Virtual reality positioned to reshape future of education

A woman shows her little boy how to use VR Glasses. [Getty Images]

Education is the foundation of a strong economy. It increases human capital, drives productivity and boosts economic output.

For individuals, education paves the way to acquire new skills, develop critical thinking and analytical know-how, contribute to economic welfare, develop a sense of purpose and shape one’s career.

Therefore, its impact on individuals, societies, governments and the world  is undeniable. Yet methods to educate people have not always kept pace with technological developments. That said, change is imminent and will come faster over the next decade.

In fact, advancements have already been visible during the Covid-19 pandemic when governments were forced to close the doors of schools and universities worldwide for weeks at a time. The United Nations Educational, Scientific and Cultural Organisation (Unesco) supported the global education sector with digital tools, programmes and resources to ensure continuity of learning.

Other countries around the world rolled out online educational tools such as Alef Education in the UAE, Vschool in KSA and MOE E-Learning in Egypt, to name a few.

Although these solutions were crucial, they mostly focused on transferring knowledge, not the practical and in-person experience students needed to grasp concepts. After all, while some learn through theory, others learn through practice. The evolution of educational technology going forward must thus address experiential learning. When coupled with innovative pedagogies, augmented reality, virtual reality (VR) and mixed reality are positioned to address this need and create a competitive advantage for all stakeholders involved.

Advancements in technology have penetrated most sectors and transformed them administratively or in service delivery. The transformation, however, still needs further technological advancements to disrupt education. These advancements’ infiltration of education systems has become an increasing imperative.

Disruption and innovation

The disruption we are seeing in today’s digitalising world is helping increase accessibility, enhance quality and improve the affordability of education globally. Arguably, these interventions are enough to drive transformative change.

In addition, environmental pressures and COP26 goals will drive the digitalising of education streams, where feasible and affordable, inside and outside the classroom, reducing reliance on textbooks, notebooks and pencils as critical learning tools.

We need to adapt to an evolving landscape and nurture our younger generations to help outmatch our success. While schools and universities have been increasingly focused on personal development, some technologies can expedite the process.

VR is a leading example and arguably a game-changer for the next generation of students, graduates and vocational learners and enables experiential learning.

It allows students to immerse themselves in an interactive experience where they can visualise their actions’ outcomes first-hand. Coupled with the metaverse, students and teachers can communicate and share while immersed, overcoming space and time limitations. Finally, they can consolidate previously acquired knowledge and apply skills acquired through conventional e-learning.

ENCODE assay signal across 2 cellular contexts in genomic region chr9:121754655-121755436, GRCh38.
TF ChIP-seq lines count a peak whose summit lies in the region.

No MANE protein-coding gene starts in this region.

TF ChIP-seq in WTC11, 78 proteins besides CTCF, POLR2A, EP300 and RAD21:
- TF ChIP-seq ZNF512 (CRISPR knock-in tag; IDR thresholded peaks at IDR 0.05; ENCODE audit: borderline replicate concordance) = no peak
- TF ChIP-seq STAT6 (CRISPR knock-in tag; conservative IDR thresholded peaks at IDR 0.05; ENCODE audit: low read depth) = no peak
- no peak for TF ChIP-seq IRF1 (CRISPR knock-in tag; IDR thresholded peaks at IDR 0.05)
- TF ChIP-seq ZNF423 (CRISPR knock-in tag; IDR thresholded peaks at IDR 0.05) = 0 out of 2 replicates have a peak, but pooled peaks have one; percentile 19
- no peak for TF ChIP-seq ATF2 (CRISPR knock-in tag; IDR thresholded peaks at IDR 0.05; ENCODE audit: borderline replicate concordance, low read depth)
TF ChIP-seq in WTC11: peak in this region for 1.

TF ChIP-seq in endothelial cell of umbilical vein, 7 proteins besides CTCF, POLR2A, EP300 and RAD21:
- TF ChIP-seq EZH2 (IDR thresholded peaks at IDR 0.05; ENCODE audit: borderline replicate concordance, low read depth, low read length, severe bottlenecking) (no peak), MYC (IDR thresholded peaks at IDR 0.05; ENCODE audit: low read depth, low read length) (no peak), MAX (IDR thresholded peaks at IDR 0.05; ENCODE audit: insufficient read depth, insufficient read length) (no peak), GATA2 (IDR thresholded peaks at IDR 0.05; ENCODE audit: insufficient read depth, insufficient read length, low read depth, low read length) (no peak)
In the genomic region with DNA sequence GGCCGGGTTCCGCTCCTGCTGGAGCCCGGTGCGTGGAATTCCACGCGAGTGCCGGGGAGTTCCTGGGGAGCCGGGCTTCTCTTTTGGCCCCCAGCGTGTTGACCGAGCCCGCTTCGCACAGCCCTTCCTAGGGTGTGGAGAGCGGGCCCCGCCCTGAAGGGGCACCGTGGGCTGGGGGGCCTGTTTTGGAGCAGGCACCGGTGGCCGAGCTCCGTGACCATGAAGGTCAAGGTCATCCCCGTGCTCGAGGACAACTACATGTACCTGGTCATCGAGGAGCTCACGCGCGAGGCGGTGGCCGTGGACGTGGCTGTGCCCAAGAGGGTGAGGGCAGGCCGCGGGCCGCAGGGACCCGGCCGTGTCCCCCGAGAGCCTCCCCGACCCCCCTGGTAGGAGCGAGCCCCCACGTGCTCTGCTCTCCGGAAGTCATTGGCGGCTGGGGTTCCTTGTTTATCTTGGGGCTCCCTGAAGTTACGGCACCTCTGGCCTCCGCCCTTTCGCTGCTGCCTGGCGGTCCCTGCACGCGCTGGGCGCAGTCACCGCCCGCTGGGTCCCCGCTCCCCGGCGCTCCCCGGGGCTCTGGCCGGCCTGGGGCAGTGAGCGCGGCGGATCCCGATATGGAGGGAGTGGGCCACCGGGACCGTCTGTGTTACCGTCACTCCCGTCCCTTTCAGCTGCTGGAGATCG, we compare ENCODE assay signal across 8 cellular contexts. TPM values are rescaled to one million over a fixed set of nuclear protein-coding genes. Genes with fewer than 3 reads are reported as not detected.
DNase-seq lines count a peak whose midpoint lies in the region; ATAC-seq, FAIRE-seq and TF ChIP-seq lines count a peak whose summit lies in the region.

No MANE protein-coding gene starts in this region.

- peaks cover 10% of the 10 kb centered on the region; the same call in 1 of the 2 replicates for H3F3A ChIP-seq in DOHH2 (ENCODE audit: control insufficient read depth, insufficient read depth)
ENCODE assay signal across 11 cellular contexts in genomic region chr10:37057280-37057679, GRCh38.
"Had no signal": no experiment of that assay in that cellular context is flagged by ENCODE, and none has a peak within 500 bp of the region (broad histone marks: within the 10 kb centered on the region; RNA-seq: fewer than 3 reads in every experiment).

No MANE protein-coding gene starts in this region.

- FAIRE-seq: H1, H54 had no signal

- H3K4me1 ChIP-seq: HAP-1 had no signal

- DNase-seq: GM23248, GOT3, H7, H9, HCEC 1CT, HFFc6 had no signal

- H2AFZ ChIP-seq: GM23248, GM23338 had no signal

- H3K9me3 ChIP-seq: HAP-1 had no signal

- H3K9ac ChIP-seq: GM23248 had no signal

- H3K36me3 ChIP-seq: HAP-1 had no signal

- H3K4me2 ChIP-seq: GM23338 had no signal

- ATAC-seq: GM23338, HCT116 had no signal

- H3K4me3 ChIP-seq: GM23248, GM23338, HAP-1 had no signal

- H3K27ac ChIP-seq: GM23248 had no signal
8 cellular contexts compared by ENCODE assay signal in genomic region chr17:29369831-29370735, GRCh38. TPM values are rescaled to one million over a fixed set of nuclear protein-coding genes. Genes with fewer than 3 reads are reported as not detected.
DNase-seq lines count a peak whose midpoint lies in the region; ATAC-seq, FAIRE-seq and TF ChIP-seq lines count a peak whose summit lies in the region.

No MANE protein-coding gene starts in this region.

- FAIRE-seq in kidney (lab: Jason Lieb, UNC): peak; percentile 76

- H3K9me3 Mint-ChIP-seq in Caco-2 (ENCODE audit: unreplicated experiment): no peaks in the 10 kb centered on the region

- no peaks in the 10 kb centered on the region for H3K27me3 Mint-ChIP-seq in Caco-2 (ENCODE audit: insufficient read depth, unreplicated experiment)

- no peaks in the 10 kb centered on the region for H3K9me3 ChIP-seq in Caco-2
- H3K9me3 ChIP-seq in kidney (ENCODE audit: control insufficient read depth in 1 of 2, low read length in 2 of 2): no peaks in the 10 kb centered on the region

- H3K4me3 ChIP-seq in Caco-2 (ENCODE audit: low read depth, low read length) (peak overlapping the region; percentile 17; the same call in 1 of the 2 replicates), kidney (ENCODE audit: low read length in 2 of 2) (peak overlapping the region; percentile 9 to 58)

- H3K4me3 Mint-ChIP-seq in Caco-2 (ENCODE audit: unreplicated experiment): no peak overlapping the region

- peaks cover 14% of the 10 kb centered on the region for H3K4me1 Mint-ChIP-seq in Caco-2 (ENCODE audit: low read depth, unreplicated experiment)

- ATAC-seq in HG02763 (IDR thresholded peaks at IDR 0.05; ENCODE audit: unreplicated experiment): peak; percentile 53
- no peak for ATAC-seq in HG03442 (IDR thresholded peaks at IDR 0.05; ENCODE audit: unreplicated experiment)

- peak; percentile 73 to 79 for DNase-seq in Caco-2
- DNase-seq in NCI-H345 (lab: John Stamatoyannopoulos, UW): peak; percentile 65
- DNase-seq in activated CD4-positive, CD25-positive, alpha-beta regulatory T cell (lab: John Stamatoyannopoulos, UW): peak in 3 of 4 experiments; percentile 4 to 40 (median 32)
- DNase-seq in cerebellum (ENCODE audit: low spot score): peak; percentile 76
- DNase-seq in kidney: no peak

While research has shown that VR positively influences students’ learning outcomes, it can also improve student-teacher interactions through practical hybrid implementation, whether in or out of the classroom. With VR as a classroom tool, teachers can motivate students and create a more collaborative and interactive studying environment.

VR can be integrated into traditional teaching to create a unique experience adapted to each student’s ability, style, pace and drive to learn, ensuring their readiness to advance through robust assessment.

Maximising VR’s impact

VR supports more powerful visualisation, improves educational interaction, enhances collaboration, strengthens students’ practical understanding, and delivers globally.

It should be noted that VR does somewhat limit human interaction if not appropriately monitored and introduced with a guided programme and can cause isolation in younger generations. Still, with the proper research, developments and safeguards, the benefits of VR outweigh the risks. VR can transform graduates’ skillsets immediately recognised through practical applications. Learning through play, first-hand experiences and applied knowledge creates a more appealing environment for students and results in much stronger skillsets.

Whether through VR or other experiential learning tools, educational technology is at a turning point for leaders, educators, regulators and other stakeholders to take a proactive approach to invest in future generations and ride the wave of change.

We have started to see these plans pan out in national transformation plans, even in emerging economies such as the United Arab Emirates (UAE) and the Kingdom of Saudi Arabia.

The UAE recently inaugurated The Museum of the Future in Dubai, an architectural wonder, which showcases an epic display of “Tomorrow Today” through augmented and virtual reality, visually demonstrating how technology reshapes our future and how our “Future Heroes” can learn through play and develop new skillsets.

As governments compete to be more resourceful and invest in social infrastructure, technologies such as VR are changing the status quo making education less conventional and advancing K-12, higher education and even vocational training. These are the forces of change and we believe now is the time to act.

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